STRAIGHT THROUGH

Ryan Harrison didn’t drop a set the entire week as he became the first top-seeded player to win the RBC Tennis Championships of Dallas in the 20 years the tournament has been on the ATP Challenger Tour. And he did it by defeating Taylor Fritz in an all-American battle. Fritz was looking for his first title since January 2016. It was Harrison’s fourth ATP Challenger Tour crown, but first since January 2015.

 

SWEEP

Jack Sock and Steve Johnson led the way as the United States swept its first-round Davis Cup tie against a Switzerland team that didn’t include either Roger Federer or Stan Wawrinka. Sock won his opening singles match against Marco Chiudinelli, then teamed with Steve Johnson to capture the doubles, giving the USA a clinching 3-0 lead. Johnson won the fifth rubber to complete the sweep. John Isner won his singles match on the opening day and Sam Querry won a reverse singles battle in straight set. The Swiss won only one set over the weekend, Henri Laaksonen and Adrien Bossel capturing the first set of the doubles before losing the next three.

Viktor Troiki won his singles match and partnered player-coach Nenad Zimonjic to victory in the doubles as Serbia blanked Russia 4-0, the only other World Group tie that had one team win every match played. The fifth rubber was not played. Novak Djokovic and Dusan Lajovic won Serbia’s other singles.

Argentina and Italy played a decisive fifth rubber on Monday after darkness halted play Sunday night in Buenos Aires, Argentina, with the two teams tied 2-2.

 

SHARED PERFORMANCES

 

MEN

Dallas: David O’Hare and Joe Salisbury beat Jeevan Nedunchezhiyan and Christopher Rungkat 6-7 (6) 6-3 11-9 (match tiebreak)

Midland: Ashley Weinhold and Caitlin Whoriskey beat Kayla Day and Caroline Dolehide 7-6 (1) 6-3

St. Petersburg: Jelena Ostapenko and Alicja Rosolska beat Darija Jurak and Xenia Knoll 3-6 6-2 10-5 (match tiebreak)

Taipei: Chan Hao-Ching and Chan Yung-Jan beat Lucie Hradecka and Katerina Siniakova 6-4 6-2

 

SURFING

Fed Cup: www.fedcup.com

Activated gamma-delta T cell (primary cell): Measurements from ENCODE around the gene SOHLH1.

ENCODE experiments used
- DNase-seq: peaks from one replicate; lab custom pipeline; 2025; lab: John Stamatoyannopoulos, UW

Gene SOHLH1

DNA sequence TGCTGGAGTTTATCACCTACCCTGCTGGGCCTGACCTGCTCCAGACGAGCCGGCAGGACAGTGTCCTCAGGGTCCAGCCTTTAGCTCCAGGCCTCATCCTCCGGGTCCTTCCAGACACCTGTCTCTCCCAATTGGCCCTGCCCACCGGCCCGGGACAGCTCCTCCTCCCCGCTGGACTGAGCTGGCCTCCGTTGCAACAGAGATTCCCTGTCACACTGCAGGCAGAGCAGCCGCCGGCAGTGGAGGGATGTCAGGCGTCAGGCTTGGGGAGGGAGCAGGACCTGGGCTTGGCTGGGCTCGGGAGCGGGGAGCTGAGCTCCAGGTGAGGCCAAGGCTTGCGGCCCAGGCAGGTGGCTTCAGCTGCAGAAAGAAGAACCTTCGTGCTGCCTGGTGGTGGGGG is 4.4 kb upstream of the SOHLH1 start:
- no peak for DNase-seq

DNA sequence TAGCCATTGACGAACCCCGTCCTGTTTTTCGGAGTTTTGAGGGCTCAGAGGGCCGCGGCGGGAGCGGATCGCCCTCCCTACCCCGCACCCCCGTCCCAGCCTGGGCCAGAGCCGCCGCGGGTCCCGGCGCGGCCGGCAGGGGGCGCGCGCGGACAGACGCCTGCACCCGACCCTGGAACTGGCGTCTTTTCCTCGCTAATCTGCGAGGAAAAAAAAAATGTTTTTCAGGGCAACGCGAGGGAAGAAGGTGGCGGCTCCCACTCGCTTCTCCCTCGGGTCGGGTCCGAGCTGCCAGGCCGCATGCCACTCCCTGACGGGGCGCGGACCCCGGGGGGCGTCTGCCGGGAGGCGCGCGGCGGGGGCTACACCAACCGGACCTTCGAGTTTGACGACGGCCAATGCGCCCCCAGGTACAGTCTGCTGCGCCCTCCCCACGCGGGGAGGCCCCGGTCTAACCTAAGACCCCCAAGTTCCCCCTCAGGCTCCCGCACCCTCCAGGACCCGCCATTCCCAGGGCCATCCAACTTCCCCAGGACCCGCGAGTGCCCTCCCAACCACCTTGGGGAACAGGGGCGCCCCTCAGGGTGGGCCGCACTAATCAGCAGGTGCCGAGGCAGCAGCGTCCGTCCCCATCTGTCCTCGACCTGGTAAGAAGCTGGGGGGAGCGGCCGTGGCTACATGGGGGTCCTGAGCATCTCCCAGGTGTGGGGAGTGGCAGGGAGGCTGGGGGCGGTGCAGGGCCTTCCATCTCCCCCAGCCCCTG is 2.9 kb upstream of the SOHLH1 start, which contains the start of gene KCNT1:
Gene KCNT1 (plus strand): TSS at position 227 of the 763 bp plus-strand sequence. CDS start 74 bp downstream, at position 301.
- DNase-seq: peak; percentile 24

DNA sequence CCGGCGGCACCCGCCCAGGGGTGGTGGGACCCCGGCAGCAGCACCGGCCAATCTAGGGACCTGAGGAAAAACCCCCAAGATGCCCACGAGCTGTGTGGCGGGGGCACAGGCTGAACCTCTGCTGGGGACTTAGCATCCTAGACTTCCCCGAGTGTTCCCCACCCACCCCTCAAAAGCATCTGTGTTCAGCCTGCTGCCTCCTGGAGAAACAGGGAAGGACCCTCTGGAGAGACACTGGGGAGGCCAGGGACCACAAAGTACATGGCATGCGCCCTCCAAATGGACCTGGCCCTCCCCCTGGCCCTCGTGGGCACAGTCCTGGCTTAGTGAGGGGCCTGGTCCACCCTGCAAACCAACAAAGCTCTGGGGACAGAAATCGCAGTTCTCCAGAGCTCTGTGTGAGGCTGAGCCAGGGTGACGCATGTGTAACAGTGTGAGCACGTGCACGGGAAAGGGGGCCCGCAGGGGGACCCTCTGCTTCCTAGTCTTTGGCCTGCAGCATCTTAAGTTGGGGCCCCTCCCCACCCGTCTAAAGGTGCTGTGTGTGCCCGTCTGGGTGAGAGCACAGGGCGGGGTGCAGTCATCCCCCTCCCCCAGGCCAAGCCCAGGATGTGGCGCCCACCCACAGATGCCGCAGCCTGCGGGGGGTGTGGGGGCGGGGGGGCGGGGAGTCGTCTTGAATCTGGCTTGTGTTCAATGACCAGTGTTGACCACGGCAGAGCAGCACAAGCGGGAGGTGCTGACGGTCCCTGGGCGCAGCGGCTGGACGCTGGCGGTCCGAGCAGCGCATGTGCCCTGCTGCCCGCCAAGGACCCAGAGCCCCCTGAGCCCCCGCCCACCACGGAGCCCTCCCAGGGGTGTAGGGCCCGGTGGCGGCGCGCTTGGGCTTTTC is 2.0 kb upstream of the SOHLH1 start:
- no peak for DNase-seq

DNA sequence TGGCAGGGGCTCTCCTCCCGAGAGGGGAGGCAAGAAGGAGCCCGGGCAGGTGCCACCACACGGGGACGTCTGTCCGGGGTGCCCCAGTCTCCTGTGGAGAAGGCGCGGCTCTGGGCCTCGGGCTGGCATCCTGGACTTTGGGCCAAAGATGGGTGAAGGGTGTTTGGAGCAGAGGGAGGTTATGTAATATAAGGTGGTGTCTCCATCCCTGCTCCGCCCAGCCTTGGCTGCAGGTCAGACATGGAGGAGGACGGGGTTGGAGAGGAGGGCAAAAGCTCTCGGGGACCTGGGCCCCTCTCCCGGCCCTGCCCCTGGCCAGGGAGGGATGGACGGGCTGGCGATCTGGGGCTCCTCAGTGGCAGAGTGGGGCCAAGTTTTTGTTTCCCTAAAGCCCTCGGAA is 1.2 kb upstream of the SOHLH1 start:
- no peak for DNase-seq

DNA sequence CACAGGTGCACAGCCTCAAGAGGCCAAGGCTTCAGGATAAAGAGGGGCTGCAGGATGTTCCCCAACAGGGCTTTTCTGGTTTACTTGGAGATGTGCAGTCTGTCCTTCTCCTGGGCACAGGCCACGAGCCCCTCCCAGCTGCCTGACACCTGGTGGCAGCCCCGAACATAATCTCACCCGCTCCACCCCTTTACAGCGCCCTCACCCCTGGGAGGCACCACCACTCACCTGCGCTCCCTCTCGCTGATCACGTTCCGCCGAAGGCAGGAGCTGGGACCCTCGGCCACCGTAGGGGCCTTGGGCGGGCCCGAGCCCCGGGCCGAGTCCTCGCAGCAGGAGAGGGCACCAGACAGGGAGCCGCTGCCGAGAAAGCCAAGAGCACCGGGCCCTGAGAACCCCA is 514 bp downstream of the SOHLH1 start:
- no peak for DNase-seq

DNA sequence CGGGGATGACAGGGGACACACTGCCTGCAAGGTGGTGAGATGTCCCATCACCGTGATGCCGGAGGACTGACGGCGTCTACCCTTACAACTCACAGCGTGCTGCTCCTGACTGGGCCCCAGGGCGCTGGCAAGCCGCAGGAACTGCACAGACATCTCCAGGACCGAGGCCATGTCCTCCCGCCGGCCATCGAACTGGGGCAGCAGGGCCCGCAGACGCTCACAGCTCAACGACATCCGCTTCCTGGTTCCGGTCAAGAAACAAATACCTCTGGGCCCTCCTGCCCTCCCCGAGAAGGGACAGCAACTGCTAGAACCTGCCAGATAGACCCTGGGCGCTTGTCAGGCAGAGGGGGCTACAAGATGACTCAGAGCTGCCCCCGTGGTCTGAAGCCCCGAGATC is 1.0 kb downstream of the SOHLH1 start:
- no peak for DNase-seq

Quito: www.ecuadoropen.com.ec/

Sofia: http://www.eventim.bg/bg/tursi/

Montpellier: www.opensuddefrance.com/fr/home

Doha: www.qatartennis.org

Rotterdam: www.abnamrowtt.nl/en

Memphis: http://memphisopen.com

Buenos Aires: http://argentinaopenatp.com/atp/

 

TOURNAMENTS THIS WEEK

MEN

$540,310 Ecuador Open, Quito, Ecuador, clay

$577,748 Garanti Koza Sofia Open, Sofia, Bulgaria, hard

$577,748 Open Sud de France, Montpellier, France, hard

$100,000 Kunal Patel San Francisco Open, San Francisco, California, USA, hard

 

FED CUP

Group I

Americas Zone in Metepec, Mexico, Round-robin, hard: Pool A: Canada, Bolivia, Paraguay, Venezuela; Pool B: Argentina, Brazil, Chile, Columbia, Mexico

Asia/Oceania Zone in Astana, Kazakhstan, Round-robin, hard: Pool A: Thailand, Kazakhstan, Korea; Pool B: China, India, Japan, Philippines

Europe/Africa Zone in Tallinn, Estonia, Round-robin; hard: Pool A: Poland, Austria, Georgia; Pool B: Croatia, Bosnia/Herzegovina, Hungary; Pool C: Great Britain, Latvia, Portugal, Turkey; Pool D: Bulgaria, Estonia, Israel, Serbia

 

TOURNAMENTS NEXT WEEK

MEN

$1,999,120 ABN Amro World Tennis Tournament, Rotterdam, Netherlands, hard

$720,410 Memphis Open, Memphis, Tennessee, USA, hard

$624,340 Argentina Open, Buenos Aires, Argentina, clay

 

WOMEN

$710,900 Qatar Total Open, Doha, Qatar, hard

 

DAVIS CUP

World Group

Group I – First Round

Asia/Oceania Zone: Chinese Taipei vs. China at Kaohsiung, Taiwan, hard

 

Denis Shapovalov

Denis Shapovalov



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About Admin
Randy Walker is a communications and marketing specialist, writer, tennis historian and the managing partner of New Chapter Media – www.NewChapterMedia.com. He was a 12-year veteran of the U.S. Tennis Association’s marketing and communications division where he worked as the press officer for 22 U.S. Davis Cup ties, three Olympic tennis teams and was an integral part of USTA media services team for 14 US Opens. He is the author of the books ON THIS DAY IN TENNIS HISTORY and THE DAYS OF ROGER FEDERER